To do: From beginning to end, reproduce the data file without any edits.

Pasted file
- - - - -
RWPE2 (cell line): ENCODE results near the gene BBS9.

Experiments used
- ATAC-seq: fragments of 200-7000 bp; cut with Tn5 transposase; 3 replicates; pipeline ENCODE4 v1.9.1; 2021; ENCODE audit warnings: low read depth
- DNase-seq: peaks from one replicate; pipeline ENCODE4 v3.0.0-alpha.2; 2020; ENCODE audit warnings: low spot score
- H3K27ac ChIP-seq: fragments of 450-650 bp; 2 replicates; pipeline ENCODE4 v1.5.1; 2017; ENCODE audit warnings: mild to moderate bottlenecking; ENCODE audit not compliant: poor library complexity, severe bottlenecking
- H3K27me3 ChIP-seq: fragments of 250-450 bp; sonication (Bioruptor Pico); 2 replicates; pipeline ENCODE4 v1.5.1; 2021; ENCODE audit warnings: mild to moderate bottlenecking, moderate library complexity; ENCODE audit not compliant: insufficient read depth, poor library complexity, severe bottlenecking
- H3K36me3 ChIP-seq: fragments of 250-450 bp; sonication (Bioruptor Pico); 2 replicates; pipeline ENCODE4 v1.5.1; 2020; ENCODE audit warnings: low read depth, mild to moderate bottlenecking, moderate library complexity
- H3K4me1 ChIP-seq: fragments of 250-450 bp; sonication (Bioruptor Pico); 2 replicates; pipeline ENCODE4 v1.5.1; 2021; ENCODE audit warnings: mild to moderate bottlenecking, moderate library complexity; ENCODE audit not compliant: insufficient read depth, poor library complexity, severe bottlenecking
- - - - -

RWPE2 (cell line): ENCODE results near the gene BBS9.

Experiments used
- ATAC-seq: fragments of 200-7000 bp; cut with Tn5 transposase; 3 replicates; pipeline ENCODE4 v1.9.1; 2021; ENCODE audit warnings: low read depth
- DNase-seq: peaks from one replicate; pipeline ENCODE4 v3.0.0-alpha.2; 2020; ENCODE audit warnings: low spot score
- H3K27ac ChIP-seq: fragments of 450-650 bp; 2 replicates; pipeline ENCODE4 v1.5.1; 2017; ENCODE audit warnings: mild to moderate bottlenecking; ENCODE audit not compliant: poor library complexity, severe bottlenecking
- H3K27me3 ChIP-seq: fragments of 250-450 bp; sonication (Bioruptor Pico); 2 replicates; pipeline ENCODE4 v1.5.1; 2021; ENCODE audit warnings: mild to moderate bottlenecking, moderate library complexity; ENCODE audit not compliant: insufficient read depth, poor library complexity, severe bottlenecking
- H3K36me3 ChIP-seq: fragments of 250-450 bp; sonication (Bioruptor Pico); 2 replicates; pipeline ENCODE4 v1.5.1; 2020; ENCODE audit warnings: low read depth, mild to moderate bottlenecking, moderate library complexity
- H3K4me1 ChIP-seq: fragments of 250-450 bp; sonication (Bioruptor Pico); 2 replicates; pipeline ENCODE4 v1.5.1; 2021; ENCODE audit warnings: mild to moderate bottlenecking, moderate library complexity; ENCODE audit not compliant: insufficient read depth, poor library complexity, severe bottlenecking